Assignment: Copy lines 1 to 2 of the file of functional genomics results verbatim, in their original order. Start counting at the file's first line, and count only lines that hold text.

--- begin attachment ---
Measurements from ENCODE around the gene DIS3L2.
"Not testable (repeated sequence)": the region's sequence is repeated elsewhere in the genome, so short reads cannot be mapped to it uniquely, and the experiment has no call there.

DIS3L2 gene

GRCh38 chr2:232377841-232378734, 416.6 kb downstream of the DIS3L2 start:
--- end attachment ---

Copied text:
Measurements from ENCODE around the gene DIS3L2.
"Not testable (repeated sequence)": the region's sequence is repeated elsewhere in the genome, so short reads cannot be mapped to it uniquely, and the experiment has no call there.